Breathing Room. Why You Need It in Work, and in Life

The hidden power of blank spaces

"Give it some breathing room." 

This line is something you'll hear from me in nearly every design review. Some call it padding, some call it white space, some call it margin, others call it unnecessary. But in a world saturated with visuals, there's something to be said about the areas left untouched. 

I'm a creative at heart, using marketing as my reason to fight for stunning designs and better ideas. I cofounded a marketing and design agency almost five years ago and most recently cofounded another venture, Mortarr. My world consists of an unwavering advocacy for striking logos, uncommon campaign strategies, heart-warming stories and breathtaking photography. 

In my career, I've come to realize that without breathing room in design, a distinctive logo becomes undistinguishable, an elaborate brochure translates to clutter, and that clever headline turns to noise. Breathing room allows the content that matters to be the center of attention. It gives viewers a "focal point" to make a decision. The areas left blank are actually quite powerful, as they invite attention to the areas carefully designed, allowing that logo to be recognized, that brochure to provide clarity, and that headline to speak volumes.

Enter my epiphany: To be successful, we need to incorporate that same "breathing room" into our lives. I know, I know—it's that whole talk on work/life balance. You've heard it before. But when I began to think about it in the same way I demand it in design, it's almost embarrassing. No, let me rephrase that—completely humiliating. 

Duh, Abby. You pack your schedule full of everything from owning not one but two startups, back-to-back-to-back meetings, three kiddos' sports practice shuttles on four different schedules (plus away games, tournaments and camps), homework help, math-masters and science fair projects, volunteer work with the church, room parent duties, remembering (most times) dental appointments for the family, orthodontia visits (for 2 tweens), oh—and tweens ... yes I have tween girls. 

I also have, well, you know, a house to keep clean and of course decorated for every season, laundry to tend to, bills to pay (I lie—that's all on my gem of a husband), oh—and a husband ... yes I have one of those, too. And thank God for him. Always cool, calm and collected in my life's storm highlighted above. You get the picture.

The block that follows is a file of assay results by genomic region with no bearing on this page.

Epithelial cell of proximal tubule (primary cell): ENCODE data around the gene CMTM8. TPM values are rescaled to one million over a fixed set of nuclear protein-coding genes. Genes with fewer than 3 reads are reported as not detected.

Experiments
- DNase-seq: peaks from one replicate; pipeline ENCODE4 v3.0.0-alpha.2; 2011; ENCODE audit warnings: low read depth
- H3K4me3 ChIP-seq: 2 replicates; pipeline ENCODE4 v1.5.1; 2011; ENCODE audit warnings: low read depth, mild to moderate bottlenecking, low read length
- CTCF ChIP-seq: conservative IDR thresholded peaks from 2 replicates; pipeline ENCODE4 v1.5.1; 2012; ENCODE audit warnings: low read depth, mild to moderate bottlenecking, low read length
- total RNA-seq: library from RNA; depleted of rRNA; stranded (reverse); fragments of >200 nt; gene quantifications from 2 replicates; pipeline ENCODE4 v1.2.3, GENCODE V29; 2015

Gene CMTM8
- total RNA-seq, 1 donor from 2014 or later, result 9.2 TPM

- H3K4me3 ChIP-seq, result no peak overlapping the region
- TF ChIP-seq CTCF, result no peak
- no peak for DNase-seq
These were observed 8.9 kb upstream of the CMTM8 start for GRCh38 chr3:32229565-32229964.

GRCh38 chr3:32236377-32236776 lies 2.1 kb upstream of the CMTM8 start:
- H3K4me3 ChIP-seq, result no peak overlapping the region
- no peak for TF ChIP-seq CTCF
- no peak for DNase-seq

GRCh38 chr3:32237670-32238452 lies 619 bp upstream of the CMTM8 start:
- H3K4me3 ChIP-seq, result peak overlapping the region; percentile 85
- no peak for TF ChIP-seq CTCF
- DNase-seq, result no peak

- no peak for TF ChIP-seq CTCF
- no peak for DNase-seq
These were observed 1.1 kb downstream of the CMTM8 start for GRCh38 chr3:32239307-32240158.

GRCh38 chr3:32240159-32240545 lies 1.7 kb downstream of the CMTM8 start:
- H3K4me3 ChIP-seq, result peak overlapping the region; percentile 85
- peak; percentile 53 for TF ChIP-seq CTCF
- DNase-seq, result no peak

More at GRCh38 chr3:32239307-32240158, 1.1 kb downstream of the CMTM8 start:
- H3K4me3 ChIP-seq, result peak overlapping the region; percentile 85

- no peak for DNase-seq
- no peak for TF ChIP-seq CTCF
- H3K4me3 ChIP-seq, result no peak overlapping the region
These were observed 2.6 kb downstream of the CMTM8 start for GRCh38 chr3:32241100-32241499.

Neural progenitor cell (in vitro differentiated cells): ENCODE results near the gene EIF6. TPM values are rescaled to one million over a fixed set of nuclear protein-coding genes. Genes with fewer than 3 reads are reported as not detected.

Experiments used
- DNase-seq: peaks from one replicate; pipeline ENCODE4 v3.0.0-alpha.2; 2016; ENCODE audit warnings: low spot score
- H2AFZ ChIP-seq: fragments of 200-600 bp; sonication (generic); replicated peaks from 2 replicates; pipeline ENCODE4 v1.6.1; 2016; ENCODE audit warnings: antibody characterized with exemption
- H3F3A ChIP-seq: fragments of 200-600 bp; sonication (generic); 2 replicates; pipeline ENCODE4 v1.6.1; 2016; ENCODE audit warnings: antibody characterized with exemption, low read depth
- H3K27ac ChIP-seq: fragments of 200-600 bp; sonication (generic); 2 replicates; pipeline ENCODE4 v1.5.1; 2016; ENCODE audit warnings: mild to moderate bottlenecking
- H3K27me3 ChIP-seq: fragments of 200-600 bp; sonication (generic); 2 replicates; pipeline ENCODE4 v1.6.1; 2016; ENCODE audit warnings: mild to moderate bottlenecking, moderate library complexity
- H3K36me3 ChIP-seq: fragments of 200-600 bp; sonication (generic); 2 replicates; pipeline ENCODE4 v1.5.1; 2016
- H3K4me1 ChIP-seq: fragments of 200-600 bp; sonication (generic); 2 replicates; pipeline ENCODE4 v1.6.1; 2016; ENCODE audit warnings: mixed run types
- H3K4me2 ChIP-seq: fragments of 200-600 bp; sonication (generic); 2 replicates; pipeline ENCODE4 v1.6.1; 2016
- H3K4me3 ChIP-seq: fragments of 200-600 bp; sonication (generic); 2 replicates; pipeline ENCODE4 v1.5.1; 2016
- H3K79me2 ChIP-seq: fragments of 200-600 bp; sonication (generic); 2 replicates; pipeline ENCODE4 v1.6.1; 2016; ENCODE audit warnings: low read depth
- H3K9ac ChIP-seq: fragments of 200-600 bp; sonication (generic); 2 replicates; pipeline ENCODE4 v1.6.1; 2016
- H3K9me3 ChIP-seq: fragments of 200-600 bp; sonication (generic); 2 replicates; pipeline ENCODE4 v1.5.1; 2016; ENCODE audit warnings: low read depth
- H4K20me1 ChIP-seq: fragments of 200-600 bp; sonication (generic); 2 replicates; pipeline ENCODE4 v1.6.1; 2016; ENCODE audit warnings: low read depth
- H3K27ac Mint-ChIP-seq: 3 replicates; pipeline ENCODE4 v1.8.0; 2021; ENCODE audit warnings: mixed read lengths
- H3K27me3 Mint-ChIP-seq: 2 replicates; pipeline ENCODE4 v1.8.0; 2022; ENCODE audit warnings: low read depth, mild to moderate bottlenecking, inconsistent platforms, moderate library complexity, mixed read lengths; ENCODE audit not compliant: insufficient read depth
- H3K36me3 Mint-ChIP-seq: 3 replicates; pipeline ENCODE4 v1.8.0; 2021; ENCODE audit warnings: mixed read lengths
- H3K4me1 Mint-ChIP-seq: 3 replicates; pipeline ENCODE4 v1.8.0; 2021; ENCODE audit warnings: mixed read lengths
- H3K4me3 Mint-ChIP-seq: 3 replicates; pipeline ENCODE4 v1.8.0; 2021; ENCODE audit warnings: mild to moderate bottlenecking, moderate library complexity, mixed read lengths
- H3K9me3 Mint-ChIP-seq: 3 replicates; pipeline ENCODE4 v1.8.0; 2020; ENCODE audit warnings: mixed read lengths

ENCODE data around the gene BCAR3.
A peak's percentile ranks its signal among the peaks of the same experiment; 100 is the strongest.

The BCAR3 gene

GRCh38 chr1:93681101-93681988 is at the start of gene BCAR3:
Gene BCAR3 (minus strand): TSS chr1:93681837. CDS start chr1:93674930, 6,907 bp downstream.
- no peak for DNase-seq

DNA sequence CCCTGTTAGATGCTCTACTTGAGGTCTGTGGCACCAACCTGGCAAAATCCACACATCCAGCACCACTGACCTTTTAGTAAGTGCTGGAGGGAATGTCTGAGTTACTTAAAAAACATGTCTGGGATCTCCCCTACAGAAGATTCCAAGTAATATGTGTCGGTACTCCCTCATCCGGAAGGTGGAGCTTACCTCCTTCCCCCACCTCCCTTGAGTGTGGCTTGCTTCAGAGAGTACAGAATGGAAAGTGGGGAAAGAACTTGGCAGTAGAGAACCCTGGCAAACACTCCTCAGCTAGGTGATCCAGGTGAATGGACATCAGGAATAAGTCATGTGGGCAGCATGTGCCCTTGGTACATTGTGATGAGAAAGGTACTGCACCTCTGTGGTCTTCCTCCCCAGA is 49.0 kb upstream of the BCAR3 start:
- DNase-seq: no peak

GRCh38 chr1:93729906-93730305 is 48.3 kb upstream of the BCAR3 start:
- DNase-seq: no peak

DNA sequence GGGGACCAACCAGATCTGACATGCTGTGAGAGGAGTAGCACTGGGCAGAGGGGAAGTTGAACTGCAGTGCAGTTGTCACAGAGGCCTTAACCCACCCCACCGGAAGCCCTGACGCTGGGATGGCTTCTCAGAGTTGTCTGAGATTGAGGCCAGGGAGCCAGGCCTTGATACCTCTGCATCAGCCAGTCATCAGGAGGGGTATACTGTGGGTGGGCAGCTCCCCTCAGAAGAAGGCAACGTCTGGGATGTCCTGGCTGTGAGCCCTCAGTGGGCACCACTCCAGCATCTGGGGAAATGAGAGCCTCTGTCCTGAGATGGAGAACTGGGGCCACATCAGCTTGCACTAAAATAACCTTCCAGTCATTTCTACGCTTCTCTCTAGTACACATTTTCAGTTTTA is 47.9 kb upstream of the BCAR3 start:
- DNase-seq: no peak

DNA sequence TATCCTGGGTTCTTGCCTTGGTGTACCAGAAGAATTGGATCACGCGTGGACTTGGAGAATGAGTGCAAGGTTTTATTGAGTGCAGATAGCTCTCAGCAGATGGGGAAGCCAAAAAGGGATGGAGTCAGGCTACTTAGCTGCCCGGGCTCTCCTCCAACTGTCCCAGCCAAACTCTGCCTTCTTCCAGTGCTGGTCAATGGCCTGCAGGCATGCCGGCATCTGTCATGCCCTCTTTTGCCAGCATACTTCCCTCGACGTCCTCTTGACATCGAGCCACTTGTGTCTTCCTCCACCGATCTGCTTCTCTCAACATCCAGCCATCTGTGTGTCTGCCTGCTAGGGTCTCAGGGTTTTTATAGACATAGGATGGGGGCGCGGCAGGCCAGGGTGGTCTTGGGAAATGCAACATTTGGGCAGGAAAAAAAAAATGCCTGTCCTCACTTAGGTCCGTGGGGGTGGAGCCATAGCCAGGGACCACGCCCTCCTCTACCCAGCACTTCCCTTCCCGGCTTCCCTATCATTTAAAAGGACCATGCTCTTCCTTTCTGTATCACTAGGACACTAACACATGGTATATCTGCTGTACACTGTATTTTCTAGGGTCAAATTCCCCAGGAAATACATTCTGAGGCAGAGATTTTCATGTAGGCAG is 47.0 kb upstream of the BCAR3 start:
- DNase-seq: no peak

I'd guess—give or take a few things—that your life's picture frames up pretty similarly. 

But now think about the areas of your schedule left untouched. Think about the moments when you can just think and reflect. When you leave extra time between meetings. When you weave in time at the gym. When you take time for lunch during the workday. When you take a day off to actually take a day off. When you leave work on time. When you decide to stop serving on one of three boards. When you listen to your favorite podcast episode in one sitting. 

I don't know about you, but when I think about the times I added some blank space into my life, I come to realize the remarkable that followed. Sometimes, it was a better way to manage. Sometimes, it was a better way to parent. Sometimes, it was a clear head to make that pivotal decision. Sometimes, it was a solution to a problem. And one time, it was an incredible business idea that spurred Mortarr (startup No. 2). 

Remember what I said earlier? That thing about breathing room allowing the content that matters to be at the center of attention? The thing about the focus that happens when some areas are left blank? Do you get it now? 

We work so hard on our lives that we tend to focus on the wrong things. The busy day-to-day mumble-jumble that crams us full of noise. If I take this one more meeting, I'll build a better business. If I volunteer this one more time, I'll become a better community member. If I add this one more activity, my kid will develop into a stronger athlete. All of it is with good intentions, but sorry folks, it's just bad design. It's clutter if we don't leave enough time to think of the next great idea, reflect on better decisions, and cherish the time we have with loved ones. 

Antoine de Saint-Exupery said it best: "Perfection is achieved not when there is nothing more to add, but when there is nothing left to take away. 

Let's start focusing on a better design in all aspects of our lives. Powerful things will happen if we just give it some breathing room. 

Profile picture for user Abby Murray
Abby Murray
Abby Murray is co-founder and chief marketing officer at Mortarr.